While their tastes are similar, hardy kiwifruits are different
from the kiwifruits you find in the produce aisle at the supermarket.
The hardy kiwifruit (Actinidia arguta) is native to northeastern
Asia, while its commercially available cousin (A. chinensis) is
native to southern China. In the eastern United States, the commercial
kiwifruit grows only as far north as Maryland and then only in protected
spots. Hardy kiwifruit plants tolerate temperatures as low as -25°F or
so, but are sensitive to late spring frosts.
The fruits, which are about the size of a large grape,
aren't covered with fuzz, have small seeds, and can be eaten out of hand
without peeling. They also have excellent flavor, can be dried or made
into wine and are higher in Vitamin C than most citrus fruits. Some people
find they have a strong laxative effect.
Note: Hardy kiwifruit may smother neighboring trees if plantings are abandoned. This may have occurred once in Massachusetts and again in New York on Long Island. The plant grows as a smothering vine in these two locations.
- Be sure to choose cultivars of
Actinidia aruguta, the hardy kiwifruit, not A. chinensis,
which will not survive New York winters.
- Purchase at least one male plant for every nine female
plants to ensure pollination and fruit set.
- Avoid planting in frost pockets. Sites with northern
exposure are good because they delay early growth in spring, which can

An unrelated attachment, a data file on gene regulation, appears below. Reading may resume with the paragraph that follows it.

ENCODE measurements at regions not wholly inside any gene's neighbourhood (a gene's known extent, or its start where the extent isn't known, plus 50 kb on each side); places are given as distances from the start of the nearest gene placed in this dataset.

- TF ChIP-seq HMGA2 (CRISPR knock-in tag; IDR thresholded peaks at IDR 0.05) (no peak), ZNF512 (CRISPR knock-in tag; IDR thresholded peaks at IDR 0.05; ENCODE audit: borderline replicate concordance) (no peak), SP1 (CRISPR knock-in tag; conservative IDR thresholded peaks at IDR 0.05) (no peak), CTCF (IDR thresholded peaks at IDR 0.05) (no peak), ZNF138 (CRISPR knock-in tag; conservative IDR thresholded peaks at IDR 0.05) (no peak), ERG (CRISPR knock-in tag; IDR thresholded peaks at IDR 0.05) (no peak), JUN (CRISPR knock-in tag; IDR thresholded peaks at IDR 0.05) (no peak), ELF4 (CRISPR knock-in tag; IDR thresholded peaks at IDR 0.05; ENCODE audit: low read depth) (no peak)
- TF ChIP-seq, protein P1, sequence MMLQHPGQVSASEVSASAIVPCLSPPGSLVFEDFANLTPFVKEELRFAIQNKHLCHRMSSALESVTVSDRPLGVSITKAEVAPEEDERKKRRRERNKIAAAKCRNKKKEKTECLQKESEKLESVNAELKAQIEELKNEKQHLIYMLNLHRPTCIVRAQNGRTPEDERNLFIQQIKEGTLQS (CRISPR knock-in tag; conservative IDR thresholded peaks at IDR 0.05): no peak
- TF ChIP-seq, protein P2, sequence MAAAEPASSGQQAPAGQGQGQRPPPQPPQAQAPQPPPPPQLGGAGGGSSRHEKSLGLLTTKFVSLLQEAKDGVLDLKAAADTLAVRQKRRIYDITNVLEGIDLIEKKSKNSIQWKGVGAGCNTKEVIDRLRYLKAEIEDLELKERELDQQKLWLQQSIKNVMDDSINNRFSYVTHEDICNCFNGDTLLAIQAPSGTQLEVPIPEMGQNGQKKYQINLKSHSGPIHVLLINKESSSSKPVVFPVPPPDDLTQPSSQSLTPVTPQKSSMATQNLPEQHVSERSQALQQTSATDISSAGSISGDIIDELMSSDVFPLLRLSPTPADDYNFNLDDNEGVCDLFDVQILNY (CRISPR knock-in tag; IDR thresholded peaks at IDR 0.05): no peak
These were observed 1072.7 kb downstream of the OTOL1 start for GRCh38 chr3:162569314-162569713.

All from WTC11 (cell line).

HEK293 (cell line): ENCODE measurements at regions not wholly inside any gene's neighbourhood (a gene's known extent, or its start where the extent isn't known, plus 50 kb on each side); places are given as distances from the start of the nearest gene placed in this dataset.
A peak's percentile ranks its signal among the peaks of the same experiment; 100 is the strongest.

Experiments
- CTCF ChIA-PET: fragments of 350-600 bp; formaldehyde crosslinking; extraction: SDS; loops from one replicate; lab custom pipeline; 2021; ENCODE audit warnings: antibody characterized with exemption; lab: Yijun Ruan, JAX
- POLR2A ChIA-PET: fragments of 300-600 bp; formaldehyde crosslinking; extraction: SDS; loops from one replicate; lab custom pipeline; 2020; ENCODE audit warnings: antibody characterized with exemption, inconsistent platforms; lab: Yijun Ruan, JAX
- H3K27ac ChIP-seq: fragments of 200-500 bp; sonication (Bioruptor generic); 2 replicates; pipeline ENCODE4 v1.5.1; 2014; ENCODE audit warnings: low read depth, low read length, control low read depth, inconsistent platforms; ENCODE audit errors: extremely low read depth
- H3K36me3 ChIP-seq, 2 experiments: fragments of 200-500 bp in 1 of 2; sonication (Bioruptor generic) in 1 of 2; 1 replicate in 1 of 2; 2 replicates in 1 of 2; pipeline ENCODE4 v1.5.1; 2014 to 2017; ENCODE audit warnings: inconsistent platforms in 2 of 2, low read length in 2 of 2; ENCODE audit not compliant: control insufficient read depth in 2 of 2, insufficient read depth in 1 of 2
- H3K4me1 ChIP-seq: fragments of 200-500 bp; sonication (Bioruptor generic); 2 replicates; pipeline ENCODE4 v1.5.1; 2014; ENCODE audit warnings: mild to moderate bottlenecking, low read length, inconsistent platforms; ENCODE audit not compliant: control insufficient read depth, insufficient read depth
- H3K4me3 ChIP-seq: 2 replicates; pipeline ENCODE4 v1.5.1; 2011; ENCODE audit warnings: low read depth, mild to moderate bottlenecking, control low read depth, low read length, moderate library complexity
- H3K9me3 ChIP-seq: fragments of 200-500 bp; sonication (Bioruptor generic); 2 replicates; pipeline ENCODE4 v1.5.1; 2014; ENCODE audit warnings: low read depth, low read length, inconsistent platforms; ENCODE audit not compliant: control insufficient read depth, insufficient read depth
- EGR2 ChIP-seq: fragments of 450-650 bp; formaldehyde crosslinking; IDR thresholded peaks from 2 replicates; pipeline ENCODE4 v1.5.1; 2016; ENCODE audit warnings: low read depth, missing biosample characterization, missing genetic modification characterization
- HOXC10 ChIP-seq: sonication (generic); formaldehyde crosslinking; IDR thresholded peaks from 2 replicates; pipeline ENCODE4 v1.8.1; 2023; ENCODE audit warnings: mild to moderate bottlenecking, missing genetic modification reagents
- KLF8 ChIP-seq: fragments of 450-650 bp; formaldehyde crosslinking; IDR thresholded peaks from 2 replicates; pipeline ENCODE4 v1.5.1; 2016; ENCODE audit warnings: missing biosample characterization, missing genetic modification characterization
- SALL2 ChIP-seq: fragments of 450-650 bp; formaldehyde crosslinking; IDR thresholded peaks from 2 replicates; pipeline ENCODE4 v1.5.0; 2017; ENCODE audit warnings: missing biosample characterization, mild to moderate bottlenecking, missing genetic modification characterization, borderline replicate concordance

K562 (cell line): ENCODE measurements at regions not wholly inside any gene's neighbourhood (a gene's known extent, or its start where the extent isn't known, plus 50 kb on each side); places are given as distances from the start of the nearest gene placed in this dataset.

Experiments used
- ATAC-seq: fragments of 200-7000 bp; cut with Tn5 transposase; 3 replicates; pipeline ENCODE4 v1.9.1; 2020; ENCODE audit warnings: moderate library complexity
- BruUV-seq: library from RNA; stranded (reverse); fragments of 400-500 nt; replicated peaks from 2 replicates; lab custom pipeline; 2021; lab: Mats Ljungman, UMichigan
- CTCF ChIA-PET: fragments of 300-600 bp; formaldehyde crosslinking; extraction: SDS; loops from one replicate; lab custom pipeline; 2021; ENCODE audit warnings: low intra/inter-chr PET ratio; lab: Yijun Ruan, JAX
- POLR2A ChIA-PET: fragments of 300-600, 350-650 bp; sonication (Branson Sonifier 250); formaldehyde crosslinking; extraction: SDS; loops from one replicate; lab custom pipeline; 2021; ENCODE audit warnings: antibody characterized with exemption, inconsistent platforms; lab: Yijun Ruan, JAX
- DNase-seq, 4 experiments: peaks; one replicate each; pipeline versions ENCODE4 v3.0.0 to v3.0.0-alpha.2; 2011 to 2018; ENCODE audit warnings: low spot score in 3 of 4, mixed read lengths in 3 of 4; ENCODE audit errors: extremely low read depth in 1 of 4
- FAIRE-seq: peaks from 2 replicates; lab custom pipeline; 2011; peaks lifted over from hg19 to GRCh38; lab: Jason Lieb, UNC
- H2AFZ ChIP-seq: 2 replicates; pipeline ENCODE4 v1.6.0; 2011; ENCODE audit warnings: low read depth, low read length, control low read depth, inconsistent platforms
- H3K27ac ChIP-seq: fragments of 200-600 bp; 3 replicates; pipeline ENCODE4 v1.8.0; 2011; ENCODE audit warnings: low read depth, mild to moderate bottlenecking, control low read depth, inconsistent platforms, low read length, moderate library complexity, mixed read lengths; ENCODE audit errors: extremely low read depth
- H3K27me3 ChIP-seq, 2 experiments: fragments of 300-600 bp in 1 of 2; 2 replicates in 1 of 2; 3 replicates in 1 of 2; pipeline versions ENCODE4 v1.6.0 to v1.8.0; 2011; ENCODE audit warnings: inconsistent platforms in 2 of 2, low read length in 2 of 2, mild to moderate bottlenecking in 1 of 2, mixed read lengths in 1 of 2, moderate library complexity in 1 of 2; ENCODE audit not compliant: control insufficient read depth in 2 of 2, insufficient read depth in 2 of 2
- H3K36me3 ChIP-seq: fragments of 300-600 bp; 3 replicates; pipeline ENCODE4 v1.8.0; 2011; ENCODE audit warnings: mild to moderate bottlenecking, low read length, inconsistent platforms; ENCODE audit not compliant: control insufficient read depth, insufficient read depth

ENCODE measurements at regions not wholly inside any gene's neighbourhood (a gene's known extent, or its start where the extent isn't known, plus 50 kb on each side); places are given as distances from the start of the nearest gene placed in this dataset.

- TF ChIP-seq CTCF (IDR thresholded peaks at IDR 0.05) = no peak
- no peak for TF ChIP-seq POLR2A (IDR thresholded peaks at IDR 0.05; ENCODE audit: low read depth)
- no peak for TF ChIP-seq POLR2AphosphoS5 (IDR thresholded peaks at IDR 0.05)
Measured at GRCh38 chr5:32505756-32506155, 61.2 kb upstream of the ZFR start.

be damaged by late frosts.
- Construct a trellis system or otherwise support vines.
- Prune plants at least two or three times during the
growing season and once during winter.
The hardy kiwifruit plant is a strong-growing perennial vine with
small leaves and bright red stems. It can grow to 40 feet in length. If
not pruned and trained, the vines will grow up trees and over fences.
Most plants are dioecious. They bear either male or female flowers but
not both. For this reason, you need to plant both a male and female plant
if you want to harvest fruit. Some nurseries sell hermaphroditic plants
which bear flowers of both sexes, but their performance has been poor.
In early summer, the vines bear small white flowers with chocolate-colored
centers on the previous season's spur growth. They have a fragrance similar
to lily-of-the-valley and are pollinated by wind or insects. Greenish-yellow